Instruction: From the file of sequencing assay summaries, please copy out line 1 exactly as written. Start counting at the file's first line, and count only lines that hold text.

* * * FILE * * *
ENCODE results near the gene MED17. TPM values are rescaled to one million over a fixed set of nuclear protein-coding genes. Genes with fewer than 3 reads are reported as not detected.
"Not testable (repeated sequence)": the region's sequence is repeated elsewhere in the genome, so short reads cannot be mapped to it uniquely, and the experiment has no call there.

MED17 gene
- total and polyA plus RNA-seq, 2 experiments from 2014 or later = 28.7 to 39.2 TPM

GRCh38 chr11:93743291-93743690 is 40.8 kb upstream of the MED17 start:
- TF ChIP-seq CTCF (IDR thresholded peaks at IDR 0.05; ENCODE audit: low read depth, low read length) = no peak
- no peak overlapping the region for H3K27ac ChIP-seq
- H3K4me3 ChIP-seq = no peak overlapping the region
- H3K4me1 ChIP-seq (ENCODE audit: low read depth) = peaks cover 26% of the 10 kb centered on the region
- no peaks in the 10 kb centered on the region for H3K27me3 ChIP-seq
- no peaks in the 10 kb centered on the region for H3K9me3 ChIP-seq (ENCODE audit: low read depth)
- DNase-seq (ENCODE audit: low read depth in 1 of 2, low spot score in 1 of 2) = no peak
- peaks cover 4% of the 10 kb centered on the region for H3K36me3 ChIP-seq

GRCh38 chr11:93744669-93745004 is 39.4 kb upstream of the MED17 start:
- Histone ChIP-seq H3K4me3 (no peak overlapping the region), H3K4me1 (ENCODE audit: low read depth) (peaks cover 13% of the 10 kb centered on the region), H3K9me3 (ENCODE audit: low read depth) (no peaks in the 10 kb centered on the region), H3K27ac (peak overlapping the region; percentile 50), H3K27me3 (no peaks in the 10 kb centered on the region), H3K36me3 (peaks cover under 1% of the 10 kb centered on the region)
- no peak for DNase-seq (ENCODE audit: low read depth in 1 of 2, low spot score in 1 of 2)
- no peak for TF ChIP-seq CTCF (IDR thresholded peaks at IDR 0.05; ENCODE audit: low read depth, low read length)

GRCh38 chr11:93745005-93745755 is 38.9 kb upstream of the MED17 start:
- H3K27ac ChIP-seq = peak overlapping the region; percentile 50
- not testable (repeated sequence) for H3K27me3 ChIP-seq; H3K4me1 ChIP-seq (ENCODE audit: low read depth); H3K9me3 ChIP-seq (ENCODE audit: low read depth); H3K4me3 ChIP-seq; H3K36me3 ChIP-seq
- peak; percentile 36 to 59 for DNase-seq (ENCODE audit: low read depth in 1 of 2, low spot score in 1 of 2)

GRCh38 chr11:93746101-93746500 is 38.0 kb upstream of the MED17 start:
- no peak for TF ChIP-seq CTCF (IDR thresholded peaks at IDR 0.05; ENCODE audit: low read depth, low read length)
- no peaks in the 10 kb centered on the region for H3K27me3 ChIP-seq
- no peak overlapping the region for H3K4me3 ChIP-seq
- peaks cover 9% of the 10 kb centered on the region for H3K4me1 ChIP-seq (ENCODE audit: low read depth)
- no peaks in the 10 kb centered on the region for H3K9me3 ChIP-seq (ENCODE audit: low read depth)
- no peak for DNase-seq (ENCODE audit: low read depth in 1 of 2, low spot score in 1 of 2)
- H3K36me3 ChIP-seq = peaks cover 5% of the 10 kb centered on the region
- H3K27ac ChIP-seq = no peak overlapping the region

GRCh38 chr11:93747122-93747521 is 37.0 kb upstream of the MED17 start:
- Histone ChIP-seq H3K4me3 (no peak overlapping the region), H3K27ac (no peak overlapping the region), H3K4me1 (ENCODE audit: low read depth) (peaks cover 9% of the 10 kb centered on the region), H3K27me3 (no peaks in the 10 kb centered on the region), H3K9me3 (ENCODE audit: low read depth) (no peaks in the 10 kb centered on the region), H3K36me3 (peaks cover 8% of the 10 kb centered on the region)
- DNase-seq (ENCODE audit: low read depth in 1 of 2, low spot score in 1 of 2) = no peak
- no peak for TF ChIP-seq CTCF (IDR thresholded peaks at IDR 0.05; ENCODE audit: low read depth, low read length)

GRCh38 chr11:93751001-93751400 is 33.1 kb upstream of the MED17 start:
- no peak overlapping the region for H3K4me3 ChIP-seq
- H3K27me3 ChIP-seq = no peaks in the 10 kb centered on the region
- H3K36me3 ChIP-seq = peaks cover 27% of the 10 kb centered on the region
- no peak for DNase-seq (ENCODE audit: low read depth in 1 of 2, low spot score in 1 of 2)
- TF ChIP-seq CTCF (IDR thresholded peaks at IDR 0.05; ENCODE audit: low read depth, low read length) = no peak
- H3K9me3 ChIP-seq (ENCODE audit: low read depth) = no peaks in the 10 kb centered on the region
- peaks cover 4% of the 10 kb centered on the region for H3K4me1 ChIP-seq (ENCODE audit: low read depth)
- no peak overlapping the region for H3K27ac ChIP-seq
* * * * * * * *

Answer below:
ENCODE results near the gene MED17. TPM values are rescaled to one million over a fixed set of nuclear protein-coding genes. Genes with fewer than 3 reads are reported as not detected.